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Compacted versus cracked cylinder head?

heads-blocksIt's widely known that Compacted Graphite Iron (CGI) has a number of material properties which in certain applications make it the material of choice for cylinder blocks. So does this also apply to race engine cylinder heads and, if so, why?

First let's look at some of the key criteria of a cylinder head. It has a number of functions, such as keeping gas and coolant inside, and providing the structure for assembling or bolting on other components - valve seats and guides, for example, but also camshafts. To do so, the cylinder head needs to withstand a number of different loads. During tensioning of the cylinder head bolts, assembly loads are put into the head structure. When the engine is fired up, the cyclic loading of the combustion forces (peak pressures) are added.

And last, but certainly not least, another significant load is the thermal loading due to the heating up and cooling down of the engine. The severity of this last load is often underestimated.

It doesn't need further explanation to say that the flame deck of the cylinder head will see the highest combined loading. The flame deck temperature will force the head to expand and deform into the combustion chamber. The higher temperature in the area of the exhaust valves leads to non-homogeneous deformation. Combustion will deform the head in exactly the opposite direction, leading to a constant cyclic deformation.

These loads can result in cylinder head flame deck cracks, especially in the valve bridges - the area between the ports which, because of their relatively small cross-sections, are most sensitive to damage.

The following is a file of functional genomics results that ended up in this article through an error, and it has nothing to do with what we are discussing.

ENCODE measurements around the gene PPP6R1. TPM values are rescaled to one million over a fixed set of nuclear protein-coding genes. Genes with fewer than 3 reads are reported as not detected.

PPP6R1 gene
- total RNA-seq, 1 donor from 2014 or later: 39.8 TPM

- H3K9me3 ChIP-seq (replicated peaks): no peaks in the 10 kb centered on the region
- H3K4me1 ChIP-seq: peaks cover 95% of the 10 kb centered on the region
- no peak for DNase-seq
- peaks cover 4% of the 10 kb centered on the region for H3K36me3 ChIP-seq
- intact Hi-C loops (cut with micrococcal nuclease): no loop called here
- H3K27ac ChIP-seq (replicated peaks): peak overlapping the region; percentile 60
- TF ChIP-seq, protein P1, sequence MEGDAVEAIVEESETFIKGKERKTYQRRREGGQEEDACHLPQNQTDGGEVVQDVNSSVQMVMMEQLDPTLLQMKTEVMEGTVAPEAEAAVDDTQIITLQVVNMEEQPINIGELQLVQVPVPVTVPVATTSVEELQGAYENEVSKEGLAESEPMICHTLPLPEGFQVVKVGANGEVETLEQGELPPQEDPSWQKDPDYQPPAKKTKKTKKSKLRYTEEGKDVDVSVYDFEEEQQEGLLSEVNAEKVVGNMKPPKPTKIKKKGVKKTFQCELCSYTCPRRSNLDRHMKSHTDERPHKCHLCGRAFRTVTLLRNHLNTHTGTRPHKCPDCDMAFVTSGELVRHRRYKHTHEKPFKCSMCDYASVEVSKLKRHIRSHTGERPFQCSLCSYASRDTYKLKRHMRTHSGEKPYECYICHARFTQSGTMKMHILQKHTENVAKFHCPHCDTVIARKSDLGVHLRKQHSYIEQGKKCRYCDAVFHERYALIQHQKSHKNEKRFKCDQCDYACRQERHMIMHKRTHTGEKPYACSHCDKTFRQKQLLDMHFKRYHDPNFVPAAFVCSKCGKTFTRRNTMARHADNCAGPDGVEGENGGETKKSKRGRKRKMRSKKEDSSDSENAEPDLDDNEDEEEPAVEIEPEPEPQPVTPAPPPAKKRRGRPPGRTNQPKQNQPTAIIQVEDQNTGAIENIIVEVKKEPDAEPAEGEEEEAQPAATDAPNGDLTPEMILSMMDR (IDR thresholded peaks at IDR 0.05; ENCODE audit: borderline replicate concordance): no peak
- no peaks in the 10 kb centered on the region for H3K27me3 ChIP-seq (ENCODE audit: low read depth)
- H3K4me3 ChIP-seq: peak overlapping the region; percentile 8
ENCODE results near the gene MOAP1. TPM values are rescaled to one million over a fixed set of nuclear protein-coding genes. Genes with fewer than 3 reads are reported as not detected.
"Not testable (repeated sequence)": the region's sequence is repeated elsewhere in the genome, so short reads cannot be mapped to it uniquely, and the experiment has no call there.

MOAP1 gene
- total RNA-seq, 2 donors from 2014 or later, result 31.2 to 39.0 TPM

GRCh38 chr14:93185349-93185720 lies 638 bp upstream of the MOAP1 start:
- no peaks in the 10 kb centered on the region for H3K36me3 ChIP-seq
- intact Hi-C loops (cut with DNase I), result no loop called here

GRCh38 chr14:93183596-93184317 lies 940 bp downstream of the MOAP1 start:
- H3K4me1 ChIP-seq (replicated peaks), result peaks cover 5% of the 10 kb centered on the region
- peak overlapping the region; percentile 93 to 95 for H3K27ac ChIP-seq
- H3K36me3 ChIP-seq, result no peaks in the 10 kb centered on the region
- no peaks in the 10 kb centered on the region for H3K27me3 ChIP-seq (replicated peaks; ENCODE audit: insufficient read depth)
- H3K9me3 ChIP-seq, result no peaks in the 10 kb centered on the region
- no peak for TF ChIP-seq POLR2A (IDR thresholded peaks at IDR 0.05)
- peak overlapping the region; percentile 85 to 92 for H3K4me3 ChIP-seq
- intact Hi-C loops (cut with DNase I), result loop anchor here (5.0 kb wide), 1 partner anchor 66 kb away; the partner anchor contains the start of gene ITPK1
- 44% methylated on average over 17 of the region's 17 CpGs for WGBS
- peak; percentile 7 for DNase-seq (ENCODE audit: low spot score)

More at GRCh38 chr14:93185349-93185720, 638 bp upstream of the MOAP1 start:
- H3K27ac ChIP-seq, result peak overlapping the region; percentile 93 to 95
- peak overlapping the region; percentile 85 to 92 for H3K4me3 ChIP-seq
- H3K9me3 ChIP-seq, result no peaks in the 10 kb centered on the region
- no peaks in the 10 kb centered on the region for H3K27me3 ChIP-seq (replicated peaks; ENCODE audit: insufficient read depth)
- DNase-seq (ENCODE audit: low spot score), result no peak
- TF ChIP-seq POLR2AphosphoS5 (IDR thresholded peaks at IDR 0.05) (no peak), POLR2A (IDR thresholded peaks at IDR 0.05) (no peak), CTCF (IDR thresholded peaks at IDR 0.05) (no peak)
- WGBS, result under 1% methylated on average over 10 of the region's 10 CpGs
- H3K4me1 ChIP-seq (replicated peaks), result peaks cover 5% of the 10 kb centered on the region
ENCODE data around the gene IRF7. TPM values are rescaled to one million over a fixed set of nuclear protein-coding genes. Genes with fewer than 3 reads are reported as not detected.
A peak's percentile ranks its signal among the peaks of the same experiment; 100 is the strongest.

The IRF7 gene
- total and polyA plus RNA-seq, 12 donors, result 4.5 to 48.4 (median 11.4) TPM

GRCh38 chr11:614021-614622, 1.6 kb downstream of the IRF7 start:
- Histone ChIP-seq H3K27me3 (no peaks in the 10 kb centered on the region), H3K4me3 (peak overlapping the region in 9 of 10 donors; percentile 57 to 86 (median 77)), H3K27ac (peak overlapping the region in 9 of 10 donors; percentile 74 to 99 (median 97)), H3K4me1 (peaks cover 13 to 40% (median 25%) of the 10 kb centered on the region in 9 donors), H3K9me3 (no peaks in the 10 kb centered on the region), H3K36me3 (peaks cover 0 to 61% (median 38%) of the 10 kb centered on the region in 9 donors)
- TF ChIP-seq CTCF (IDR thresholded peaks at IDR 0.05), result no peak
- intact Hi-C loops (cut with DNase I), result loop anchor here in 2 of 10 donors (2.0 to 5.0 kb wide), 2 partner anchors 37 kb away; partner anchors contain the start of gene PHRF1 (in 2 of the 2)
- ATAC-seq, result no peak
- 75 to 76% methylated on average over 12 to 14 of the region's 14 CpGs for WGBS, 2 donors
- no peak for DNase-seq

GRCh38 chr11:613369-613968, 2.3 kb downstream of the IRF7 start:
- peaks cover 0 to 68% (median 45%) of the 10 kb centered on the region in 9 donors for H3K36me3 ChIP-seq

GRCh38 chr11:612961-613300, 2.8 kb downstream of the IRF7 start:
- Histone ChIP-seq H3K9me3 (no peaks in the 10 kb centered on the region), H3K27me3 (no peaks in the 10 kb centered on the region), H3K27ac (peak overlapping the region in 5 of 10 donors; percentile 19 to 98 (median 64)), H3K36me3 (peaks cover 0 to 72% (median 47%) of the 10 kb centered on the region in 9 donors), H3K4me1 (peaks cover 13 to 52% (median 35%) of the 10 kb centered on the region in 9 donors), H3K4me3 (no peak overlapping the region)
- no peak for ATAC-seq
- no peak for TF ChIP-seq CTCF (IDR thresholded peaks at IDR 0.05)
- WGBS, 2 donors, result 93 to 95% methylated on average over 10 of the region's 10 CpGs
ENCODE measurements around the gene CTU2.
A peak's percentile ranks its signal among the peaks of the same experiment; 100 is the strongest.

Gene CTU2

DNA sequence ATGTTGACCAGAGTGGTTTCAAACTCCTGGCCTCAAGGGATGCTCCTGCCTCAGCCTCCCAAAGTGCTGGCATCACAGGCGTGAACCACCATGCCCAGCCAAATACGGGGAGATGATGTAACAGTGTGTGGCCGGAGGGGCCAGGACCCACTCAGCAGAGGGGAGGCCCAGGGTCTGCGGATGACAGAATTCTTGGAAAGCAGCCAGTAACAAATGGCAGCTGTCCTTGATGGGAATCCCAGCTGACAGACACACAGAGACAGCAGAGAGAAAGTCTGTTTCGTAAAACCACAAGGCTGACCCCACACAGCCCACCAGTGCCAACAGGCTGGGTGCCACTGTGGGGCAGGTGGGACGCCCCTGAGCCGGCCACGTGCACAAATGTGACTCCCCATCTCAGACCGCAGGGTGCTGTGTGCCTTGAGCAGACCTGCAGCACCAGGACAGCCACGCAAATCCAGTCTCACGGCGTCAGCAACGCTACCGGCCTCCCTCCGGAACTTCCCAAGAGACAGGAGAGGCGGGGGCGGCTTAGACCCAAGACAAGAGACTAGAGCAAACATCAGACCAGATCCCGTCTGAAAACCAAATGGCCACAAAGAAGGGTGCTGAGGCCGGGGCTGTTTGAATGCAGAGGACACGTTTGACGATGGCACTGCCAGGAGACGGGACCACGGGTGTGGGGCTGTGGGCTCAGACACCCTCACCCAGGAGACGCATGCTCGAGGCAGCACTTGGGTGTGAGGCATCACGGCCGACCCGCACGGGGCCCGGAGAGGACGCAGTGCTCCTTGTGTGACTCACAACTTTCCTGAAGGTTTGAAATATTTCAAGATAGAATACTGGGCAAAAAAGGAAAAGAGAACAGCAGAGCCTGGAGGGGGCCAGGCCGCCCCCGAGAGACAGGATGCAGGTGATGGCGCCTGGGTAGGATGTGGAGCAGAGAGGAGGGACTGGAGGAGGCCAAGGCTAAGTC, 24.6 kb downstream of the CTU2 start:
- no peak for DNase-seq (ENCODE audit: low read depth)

So how does this mechanism work?

The difficulty with cylinder heads is that the head needs to be mounted as rigidly as possible to the crankcase to be able to withstand the combustion peak firing pressures, and prevent leakage of combustion gases or fluids. By doing so, the material is being limited in its ability to expand freely under thermal conditions.

Constraining this material when it's heating up will lead to thermal stresses in it. Up to a certain limit, this will lead to elastic strain, but when exceeding this limit, compressive plastic strain will occur. When the engine cools down the same happens, only in the opposite direction, leading to tensional stresses in the already plasticised areas. These stresses could again exceed the tensional yield limit, again creating plastic strains.

The material gets damaged from cyclic plastification, called thermo-mechanical fatigue (TMF). A number of factors directly influence the amount of plastic strain per cycle, namely the level of constraint, the highest material temperature, the time history of the thermal cycle and of course material properties. These plastic strains will increase from cycle to cycle. Due to its location and shape, the highest value will occur mostly in the intake - exhaust valve bridges, locally at the exhaust port side.